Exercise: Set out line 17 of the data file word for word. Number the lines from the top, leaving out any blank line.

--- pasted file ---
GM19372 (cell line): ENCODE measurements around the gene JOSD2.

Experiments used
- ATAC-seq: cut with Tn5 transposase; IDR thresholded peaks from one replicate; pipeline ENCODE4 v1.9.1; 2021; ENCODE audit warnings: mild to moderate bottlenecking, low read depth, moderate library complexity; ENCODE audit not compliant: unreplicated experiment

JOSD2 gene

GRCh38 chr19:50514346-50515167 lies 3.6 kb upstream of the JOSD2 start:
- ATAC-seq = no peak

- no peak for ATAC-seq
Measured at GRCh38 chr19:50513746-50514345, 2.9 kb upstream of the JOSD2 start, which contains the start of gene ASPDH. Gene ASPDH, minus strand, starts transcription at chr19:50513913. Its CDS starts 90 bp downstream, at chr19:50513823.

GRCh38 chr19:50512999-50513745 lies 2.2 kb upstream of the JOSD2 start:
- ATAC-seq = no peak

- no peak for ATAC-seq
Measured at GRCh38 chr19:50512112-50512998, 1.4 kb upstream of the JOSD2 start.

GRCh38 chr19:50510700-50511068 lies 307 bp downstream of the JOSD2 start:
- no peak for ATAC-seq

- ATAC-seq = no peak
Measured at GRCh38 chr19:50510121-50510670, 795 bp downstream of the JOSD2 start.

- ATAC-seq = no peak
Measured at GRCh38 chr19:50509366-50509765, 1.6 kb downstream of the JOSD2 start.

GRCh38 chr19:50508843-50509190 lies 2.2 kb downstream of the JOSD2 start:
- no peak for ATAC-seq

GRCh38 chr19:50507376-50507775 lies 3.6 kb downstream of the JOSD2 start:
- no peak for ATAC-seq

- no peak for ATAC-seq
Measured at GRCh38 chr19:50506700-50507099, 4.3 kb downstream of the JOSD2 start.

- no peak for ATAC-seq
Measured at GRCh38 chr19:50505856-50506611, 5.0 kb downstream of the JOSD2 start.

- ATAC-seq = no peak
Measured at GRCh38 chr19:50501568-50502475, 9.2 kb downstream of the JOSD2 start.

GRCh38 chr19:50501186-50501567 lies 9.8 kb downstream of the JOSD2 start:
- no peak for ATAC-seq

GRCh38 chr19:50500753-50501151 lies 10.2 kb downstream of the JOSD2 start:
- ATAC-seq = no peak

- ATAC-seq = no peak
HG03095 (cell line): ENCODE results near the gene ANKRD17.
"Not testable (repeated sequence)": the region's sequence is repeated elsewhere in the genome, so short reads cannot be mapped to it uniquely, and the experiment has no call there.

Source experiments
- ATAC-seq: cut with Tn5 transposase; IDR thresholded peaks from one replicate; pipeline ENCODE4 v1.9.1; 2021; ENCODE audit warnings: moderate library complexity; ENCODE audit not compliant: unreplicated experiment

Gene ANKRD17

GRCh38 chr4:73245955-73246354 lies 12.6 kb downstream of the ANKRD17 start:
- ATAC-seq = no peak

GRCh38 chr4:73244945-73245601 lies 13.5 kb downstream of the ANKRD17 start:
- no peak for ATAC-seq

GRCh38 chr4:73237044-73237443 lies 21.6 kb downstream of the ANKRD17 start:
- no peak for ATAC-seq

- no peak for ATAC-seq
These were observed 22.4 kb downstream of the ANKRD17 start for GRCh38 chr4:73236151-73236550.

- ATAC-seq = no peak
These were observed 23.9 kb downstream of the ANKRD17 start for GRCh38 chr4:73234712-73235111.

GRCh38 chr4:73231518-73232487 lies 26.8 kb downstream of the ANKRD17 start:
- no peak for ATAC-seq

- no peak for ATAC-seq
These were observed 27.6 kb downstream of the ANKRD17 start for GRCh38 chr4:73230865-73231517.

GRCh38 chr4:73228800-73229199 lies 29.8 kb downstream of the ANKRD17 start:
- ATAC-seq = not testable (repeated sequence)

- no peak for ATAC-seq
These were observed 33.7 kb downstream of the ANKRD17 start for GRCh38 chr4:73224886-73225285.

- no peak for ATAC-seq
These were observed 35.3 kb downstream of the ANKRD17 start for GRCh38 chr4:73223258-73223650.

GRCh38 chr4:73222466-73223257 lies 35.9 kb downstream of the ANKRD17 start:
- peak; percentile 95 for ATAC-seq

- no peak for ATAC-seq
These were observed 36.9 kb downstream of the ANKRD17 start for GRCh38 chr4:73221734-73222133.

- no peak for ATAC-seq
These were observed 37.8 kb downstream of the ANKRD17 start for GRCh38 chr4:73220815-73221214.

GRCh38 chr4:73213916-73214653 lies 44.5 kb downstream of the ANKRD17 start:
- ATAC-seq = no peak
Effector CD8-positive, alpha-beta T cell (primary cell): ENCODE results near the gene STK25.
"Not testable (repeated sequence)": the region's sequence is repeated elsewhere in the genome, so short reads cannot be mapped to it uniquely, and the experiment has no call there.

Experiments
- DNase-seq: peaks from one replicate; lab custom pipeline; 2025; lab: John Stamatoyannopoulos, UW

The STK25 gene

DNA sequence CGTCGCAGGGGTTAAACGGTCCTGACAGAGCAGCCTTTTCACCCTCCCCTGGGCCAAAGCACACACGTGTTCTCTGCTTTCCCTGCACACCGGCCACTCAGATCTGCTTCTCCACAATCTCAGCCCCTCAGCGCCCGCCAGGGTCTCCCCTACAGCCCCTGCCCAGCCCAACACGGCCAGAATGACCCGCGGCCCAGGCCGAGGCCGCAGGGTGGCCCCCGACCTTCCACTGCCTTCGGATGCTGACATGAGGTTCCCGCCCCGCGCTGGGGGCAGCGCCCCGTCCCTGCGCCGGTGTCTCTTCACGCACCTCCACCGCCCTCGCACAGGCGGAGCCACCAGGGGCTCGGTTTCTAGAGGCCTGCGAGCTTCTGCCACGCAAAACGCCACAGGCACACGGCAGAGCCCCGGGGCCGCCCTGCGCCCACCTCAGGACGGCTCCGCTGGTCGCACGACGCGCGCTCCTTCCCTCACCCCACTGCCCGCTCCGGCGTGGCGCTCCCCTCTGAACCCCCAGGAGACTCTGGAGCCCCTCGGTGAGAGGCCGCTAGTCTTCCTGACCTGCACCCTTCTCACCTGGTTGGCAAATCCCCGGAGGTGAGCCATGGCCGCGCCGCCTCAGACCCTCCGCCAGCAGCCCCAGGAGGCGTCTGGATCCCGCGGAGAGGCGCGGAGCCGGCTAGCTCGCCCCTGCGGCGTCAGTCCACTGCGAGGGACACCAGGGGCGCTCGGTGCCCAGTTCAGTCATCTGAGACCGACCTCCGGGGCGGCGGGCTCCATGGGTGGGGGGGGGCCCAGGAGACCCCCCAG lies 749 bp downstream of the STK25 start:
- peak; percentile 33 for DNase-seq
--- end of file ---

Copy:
- ATAC-seq = no peak